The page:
Saturday, June 9, 2001

University of Hawaii professor David Karl stands by his
"stray cats" wall hanging in his office. Karl, who has been
feeding stray cats on campus for 10 years, said he confronted
a man with a gun who said he was going to shoot cats.

UH security says
1 responsible for
cat shootings

Security believes the person
lives in a UH dorm because that
is where attacks begin and end

By Lisa Asato

University of Hawaii security says someone is hunting down and shooting feral cats on the Manoa campus.

Campus Security is investigating one case of cruelty to animals after a professor reportedly chased off an unidentified man shooting at a colony of cats on May 31. They say it was not an isolated incident.

"There are probably 10 or 15 incidences of cats being shot or maimed in one way or another, but nobody saw anything happen to them," said Capt. Donald Dawson, head of University of Hawaii Campus Security. "Put two and two together, somebody is shooting cats."

Dawson has heard multiple reports of attacks from people who spend their own money to feed, neuter, insert identifying microchips and care for the campus' feral cat population.

One of those reports came from oceanography professor David Karl, who was involved in the May 31 confrontation.

Karl said that on May 6 a cat was found dead near a parking lot, and a necropsy performed by a veterinarian found that "the cat had been shot and that the bullet had passed through the lungs and directly through the body."

For 10 years, Karl said, he has been among those caring for the cats, whose population he estimates at between 200 and 300. And what he has seen worries him.

"When you feed cats every night, you kind of know them by name," Karl said. "Over the last month we've been having two things happening: Cats have been disappearing, and cats have been showing up to eat with large wounds that get infected pretty quickly.

"With that information, in addition to other things going on, we kept a more vigilant eye and ear open on campus," he said.

Security has responded to three incidents since May 31, when Karl reported he was sitting in a car near the Gateway House dormitory when he saw a man less than 20 feet away aiming a 10- to 12-inch gun at a colony of cats. He told security he heard two shots.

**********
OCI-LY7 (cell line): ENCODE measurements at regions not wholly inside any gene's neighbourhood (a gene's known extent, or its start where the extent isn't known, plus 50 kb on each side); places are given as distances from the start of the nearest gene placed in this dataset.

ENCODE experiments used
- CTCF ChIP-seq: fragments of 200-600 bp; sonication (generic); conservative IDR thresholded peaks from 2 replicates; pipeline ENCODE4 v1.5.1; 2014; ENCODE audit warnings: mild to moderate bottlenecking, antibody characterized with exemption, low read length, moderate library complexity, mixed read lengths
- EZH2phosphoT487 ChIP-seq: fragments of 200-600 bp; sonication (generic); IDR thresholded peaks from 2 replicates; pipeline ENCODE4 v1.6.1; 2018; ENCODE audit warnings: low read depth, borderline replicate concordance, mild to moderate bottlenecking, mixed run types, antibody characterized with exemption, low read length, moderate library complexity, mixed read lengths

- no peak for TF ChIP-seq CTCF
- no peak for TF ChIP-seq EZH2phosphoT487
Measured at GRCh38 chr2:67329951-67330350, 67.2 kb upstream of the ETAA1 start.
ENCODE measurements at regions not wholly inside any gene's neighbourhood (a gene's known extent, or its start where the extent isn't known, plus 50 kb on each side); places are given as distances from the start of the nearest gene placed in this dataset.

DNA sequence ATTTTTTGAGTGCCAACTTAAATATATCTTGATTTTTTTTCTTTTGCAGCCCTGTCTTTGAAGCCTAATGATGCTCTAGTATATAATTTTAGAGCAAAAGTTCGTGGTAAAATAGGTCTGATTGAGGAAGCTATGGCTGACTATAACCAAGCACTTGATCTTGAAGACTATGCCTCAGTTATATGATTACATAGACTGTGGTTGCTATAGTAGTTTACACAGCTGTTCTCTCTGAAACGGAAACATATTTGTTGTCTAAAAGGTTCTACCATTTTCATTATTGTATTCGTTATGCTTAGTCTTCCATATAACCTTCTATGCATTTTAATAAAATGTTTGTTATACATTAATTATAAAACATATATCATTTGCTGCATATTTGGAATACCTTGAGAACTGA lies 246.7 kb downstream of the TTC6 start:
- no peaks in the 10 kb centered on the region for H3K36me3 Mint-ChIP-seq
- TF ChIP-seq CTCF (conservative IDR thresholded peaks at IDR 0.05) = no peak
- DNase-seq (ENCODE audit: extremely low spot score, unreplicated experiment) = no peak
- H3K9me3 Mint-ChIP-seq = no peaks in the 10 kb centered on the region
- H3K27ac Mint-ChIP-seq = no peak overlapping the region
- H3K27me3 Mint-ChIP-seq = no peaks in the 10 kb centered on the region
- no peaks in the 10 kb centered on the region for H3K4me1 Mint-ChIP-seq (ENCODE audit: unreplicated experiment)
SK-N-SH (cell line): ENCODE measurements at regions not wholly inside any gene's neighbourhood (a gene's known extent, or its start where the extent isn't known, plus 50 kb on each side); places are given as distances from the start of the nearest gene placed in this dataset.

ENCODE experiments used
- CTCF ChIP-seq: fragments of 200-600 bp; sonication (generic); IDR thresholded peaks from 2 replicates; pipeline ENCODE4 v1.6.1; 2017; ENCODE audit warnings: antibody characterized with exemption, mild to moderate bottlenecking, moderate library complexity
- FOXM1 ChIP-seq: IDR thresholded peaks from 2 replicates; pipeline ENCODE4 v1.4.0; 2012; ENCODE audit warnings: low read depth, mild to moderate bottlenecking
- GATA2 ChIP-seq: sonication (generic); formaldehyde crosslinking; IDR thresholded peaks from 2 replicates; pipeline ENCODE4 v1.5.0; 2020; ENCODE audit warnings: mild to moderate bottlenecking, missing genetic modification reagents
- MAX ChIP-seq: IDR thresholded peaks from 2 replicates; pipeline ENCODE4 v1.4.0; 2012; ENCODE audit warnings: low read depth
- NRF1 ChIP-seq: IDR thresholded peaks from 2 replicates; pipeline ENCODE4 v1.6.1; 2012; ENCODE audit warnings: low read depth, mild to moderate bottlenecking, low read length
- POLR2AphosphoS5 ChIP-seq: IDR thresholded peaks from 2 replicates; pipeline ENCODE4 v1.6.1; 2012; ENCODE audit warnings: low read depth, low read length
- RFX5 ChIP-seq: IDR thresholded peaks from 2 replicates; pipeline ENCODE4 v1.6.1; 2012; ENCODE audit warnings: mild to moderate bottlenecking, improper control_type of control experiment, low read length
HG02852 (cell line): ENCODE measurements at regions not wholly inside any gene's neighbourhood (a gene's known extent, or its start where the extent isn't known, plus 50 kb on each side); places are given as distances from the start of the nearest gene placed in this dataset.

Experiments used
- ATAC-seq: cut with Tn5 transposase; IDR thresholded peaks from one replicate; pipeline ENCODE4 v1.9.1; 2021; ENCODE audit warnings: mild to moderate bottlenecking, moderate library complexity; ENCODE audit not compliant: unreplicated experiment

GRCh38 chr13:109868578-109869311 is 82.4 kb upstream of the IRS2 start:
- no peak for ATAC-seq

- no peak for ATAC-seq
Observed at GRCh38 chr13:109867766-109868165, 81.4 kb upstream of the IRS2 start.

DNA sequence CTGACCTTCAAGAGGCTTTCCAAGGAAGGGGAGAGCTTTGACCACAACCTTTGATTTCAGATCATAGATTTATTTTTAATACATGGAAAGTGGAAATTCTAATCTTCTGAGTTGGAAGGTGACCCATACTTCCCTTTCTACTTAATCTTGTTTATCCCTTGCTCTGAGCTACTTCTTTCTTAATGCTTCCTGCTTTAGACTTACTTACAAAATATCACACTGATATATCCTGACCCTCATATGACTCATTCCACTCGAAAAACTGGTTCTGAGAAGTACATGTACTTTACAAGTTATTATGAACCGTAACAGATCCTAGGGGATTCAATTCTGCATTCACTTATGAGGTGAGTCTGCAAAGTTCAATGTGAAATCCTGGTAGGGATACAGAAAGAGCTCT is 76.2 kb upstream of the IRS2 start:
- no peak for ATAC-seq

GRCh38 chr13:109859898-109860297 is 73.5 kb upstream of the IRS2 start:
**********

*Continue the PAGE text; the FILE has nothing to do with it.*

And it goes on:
Yesterday, Karl added that he confronted the man, who "was dressed in a flak jacket like some guy out on a murder mission."

"I approached him, started yelling at him, and he told me to calm down, he's only shooting cats or something like that."

Karl said the man started walking past the lower-campus dorms, then turned and fled Ewa toward the law school. He describes the man as 5-foot-10, 165 pounds, wearing a black jacket, black pants and black baseball cap.

Subsequent incidents, according to security logs, are:

>> June 1: At 10:37 p.m. security responded to an anonymous caller who said a man riding a red moped was shooting cats at Keller Hall and then fled Ewa toward the Campus Center.

>> June 4: At 10:55 p.m. another anonymous caller reported a man riding a moped may be shooting cats at Frear Hall and then was seen near Lokelani dorm.

Although descriptions of the male suspect differ somewhat in two cases, Dawson said: "I think it's the same person. I suspect he lives in the dorms because that's where (the activity reportedly) starts and ends."

Dawson said the last time attacks on feral cats flared up was in 1998, when Karl found cats with dartlike needles in their hindquarters.

Karl said "people see us as cat lovers," but in his case it is just the opposite. "I'm allergic to them to begin with. Cats belong indoors as people's pets. ... It's just like all non-native species: They're ruining the ecology."

But, Karl added, the most effective way to control the population is by controlling the birth rate.

"People just don't understand that's the way to solve most of the problems. If you started shooting cats as a means of eliminating the cats, it wouldn't work."

Eve Holt, spokeswoman for the Hawaiian Humane Society, said people should not take any act of cruelty to animals lightly because studies show many links between violence against animals and violence against people.

"We strongly encourage anyone who sees anyone trying to injure an animal to report it immediately to the Humane Society. We have a dispatcher 24 hours a day," she said. The Humane Society can be reached at 946-2187.

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